Monday, September 02, 2013

Widows and Spinsters

You don't find much written about the Welsh businesswomen of the Victorian and Edwardian period.  Such females did exist of course, although it helped to be a widow or a spinster or otherwise unencumbered with a spouse.

The Hotel trade in pre-First World War Llandrindod was no small beer, as the buildings of the town, now somewhat decayed, still testify.  And it was a trade which was dominated by the women who owned, or managed, the majority of the most important such businesses in the town.

Look at the 1911 Census and you'll find Miss Duggan and her sister, they were from Hundred House, the owners of Duggan's Temperance Hotel.  Then there was the Llanyre born Miss Sheen, manager of Plas Winton - now the Commodore.  Miss Ace ran the Waverley, Miss Jenkins York House and Miss Smith the Montpelier.  If they weren't spinsters they were widows like Mrs Bentley of the Spring Hotel and Mrs Smith of Ye Wells - currently occupied by Coleg Powys's Llandrindod campus.

The largest hotel in the town, indeed in the whole of Wales, was the Pump House; with its posh clientele and Continental cuisine - one of my aunts married the son of a Swiss chef from there.  It was managed for many years by the Monmouthshire born Miss Duffield, who interestingly enough was elected to the town council in 1900.

 The great rival of the Pump House was the Bridge, which would eventually supplant it as the largest hotel in the country.

Like many of the businesses in the town it was originally built and operated by local Radnorshire families.  For even though Llandrindod has been described as "not a Welsh town, but a town in Wales," most of the entrepreneurial spirit that built the place was Welsh.  In 1897 the five Wilding sisters and their two brothers sold the Bridge Hotel to the redoubtable Mrs Miles (see picture) for a tidy £7850.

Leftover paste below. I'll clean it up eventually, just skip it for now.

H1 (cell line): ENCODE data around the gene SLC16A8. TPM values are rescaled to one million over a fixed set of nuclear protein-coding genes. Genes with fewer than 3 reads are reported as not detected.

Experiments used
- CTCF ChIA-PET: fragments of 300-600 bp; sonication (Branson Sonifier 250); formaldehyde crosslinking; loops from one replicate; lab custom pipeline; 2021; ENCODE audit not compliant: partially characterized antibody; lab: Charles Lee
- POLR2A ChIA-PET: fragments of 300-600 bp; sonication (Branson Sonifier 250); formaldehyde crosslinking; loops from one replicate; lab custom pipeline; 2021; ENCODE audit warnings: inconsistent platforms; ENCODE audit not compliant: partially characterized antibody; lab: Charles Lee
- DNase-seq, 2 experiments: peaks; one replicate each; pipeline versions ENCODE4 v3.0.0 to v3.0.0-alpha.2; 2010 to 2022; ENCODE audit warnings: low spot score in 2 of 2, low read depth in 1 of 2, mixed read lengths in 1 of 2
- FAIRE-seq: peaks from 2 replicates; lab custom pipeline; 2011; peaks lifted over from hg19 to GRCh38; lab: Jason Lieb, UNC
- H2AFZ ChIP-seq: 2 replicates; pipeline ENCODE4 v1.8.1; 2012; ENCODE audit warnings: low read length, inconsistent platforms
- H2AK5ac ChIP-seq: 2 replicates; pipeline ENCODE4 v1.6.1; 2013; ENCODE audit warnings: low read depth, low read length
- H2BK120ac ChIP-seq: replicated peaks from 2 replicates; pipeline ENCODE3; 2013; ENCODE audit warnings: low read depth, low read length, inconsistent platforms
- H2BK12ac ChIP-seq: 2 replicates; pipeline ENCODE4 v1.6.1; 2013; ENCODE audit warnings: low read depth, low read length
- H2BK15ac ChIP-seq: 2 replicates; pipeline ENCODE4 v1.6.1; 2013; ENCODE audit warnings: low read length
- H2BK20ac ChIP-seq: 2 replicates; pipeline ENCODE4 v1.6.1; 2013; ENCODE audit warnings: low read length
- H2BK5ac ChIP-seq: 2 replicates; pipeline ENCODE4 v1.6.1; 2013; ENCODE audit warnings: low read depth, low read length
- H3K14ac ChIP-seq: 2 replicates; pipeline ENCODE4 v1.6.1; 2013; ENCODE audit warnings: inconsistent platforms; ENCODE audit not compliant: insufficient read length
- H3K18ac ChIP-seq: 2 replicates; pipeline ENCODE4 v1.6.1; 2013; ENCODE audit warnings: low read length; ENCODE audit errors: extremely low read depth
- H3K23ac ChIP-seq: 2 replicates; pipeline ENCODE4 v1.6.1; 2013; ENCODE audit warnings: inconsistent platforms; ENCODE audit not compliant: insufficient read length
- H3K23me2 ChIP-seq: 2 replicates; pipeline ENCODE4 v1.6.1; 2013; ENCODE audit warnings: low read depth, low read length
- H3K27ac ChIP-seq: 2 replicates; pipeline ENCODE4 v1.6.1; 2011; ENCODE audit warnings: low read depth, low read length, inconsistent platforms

Born in Treforest in 1847, Elizabeth Miles (nee Spencer) was the daughter of Pontypridd innkeepers.  Married at 20, she found herself widowed by the age of 24, and with two young sons to boot.  Perhaps because of this setback Elizabeth went on to own or lease some 10 hotels in South Wales, including the Angel in Cardiff.  A Welsh speaker - and so were her two sons - Mrs Miles eventually changed the name of her Llandrindod purchase to the Metropole Hotel.  This was for the rather frugal reason that she had bought a quantity of bankrupt linen and crockery, all  inscribed with the letter M.

So why aren't such women, and others like them elsewhere, better known?   Well, apart from the fact that history has largely been written by men, such successes may not have suited the agendas of those who tend to sell Wales short.


Anonymous said...

I see that the owners of the new coffee/wine bar in Llandrindod have decided to call it "Dickens" because (to quote the brains and money behind the scheme):
"The coffee shop or coffeehouse featured rather heavily in Nicholas Nickelby. In fact, one of the most exciting moments in the novel takes place in a coffeehouse.
It seems that the coffeehouse still played an important role in English society in the 19th century, if Dickens writing is anything to go by."
What that has to do with us, I'm really not that clear on.

Such a shame that they couldn't have done a little research and called the place "Duffield's" or "Sheen's" or "Duggan's".

radnorian said...

Damn I just deleted my own comment!!

Something about Sheen's being a good name because of my theory that Radnorian criminal Bill Sheen was the model for Dickens' Bill Sikes.

Oh well